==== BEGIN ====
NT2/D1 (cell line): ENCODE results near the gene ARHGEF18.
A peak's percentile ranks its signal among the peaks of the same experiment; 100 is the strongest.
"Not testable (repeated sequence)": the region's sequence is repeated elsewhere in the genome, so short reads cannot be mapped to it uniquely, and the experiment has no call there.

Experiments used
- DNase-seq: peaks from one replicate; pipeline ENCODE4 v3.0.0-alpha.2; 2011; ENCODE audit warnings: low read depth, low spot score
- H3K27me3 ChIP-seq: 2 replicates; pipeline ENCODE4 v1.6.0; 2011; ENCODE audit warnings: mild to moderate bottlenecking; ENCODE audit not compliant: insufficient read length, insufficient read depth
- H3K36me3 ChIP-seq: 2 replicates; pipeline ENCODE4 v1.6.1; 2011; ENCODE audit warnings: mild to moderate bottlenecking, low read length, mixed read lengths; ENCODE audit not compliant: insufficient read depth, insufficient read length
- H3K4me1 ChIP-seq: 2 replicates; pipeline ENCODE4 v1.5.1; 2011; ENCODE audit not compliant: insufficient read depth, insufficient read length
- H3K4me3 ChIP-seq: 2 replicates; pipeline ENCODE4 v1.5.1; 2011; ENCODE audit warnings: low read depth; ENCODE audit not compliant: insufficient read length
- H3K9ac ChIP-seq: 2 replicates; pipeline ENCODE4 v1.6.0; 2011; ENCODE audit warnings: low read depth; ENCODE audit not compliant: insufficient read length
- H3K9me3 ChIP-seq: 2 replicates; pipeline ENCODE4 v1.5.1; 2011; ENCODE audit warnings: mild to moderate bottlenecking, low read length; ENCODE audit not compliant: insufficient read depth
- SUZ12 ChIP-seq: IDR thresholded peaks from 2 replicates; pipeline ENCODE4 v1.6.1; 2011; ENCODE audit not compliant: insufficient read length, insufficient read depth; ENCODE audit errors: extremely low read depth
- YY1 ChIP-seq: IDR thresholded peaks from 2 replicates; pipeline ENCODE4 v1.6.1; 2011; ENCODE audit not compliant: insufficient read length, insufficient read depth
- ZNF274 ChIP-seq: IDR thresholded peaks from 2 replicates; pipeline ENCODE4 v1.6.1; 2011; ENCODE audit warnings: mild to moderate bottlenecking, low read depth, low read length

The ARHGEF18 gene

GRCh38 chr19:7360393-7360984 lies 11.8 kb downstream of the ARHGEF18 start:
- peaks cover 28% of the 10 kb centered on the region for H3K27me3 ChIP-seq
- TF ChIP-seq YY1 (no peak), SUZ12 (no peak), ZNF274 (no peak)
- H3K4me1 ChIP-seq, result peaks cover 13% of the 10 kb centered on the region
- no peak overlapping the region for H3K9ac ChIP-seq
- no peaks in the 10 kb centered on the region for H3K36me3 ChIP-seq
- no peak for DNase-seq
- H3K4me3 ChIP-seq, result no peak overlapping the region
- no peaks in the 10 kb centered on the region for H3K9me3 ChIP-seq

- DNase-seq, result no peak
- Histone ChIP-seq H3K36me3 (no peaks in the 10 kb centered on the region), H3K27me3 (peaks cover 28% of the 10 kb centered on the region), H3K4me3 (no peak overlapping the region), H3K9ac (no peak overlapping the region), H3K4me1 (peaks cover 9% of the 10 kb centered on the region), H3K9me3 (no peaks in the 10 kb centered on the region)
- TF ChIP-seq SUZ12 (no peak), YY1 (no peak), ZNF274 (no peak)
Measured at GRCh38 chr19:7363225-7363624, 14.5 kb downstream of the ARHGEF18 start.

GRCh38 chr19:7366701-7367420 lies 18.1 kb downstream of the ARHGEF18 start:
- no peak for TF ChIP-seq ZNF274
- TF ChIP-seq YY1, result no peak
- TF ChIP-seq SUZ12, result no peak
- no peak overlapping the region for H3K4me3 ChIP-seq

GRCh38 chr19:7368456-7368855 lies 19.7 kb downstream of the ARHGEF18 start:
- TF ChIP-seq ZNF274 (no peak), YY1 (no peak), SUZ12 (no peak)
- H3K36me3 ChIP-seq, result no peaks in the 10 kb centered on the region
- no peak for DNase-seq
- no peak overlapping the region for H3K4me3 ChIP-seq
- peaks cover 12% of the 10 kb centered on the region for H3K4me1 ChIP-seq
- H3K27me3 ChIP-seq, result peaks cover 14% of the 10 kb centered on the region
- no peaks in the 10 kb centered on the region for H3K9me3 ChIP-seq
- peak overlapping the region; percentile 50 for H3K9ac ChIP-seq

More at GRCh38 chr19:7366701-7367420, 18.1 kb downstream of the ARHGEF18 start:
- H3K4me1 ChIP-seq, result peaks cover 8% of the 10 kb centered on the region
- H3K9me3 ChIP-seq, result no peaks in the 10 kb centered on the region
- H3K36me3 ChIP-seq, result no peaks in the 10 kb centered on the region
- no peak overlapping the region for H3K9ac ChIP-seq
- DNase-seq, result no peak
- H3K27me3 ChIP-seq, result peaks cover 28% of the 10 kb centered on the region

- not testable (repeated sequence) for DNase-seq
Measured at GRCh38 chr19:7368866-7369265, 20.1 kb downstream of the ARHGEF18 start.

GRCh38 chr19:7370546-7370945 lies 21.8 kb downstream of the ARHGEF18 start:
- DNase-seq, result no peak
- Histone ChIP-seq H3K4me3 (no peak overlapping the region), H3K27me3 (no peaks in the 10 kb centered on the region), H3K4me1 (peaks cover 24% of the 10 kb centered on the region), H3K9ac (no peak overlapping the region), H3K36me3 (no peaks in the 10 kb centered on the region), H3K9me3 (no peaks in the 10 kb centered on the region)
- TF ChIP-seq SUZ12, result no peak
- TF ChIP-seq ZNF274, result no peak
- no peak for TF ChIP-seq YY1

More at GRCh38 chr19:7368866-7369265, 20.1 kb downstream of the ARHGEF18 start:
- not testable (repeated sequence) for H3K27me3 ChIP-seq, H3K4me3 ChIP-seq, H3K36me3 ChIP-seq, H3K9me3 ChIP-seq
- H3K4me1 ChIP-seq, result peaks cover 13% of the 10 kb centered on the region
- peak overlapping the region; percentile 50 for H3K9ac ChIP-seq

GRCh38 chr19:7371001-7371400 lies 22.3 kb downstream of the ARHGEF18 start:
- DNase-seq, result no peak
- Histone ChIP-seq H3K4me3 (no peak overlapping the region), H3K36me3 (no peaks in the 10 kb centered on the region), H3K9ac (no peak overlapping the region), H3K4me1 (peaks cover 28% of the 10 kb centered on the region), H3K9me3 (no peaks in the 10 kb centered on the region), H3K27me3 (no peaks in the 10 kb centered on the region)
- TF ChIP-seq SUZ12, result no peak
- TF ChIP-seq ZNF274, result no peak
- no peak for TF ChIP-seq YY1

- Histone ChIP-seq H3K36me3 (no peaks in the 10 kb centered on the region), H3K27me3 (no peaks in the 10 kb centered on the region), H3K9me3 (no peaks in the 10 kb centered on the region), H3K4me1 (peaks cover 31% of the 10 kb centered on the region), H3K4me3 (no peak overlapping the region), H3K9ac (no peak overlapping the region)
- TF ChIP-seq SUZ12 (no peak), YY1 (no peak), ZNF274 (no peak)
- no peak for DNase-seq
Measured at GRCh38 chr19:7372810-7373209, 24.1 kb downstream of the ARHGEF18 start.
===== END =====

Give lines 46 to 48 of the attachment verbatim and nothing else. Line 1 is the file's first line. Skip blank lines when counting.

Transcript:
- H3K36me3 ChIP-seq, result no peaks in the 10 kb centered on the region
- no peak overlapping the region for H3K9ac ChIP-seq
- DNase-seq, result no peak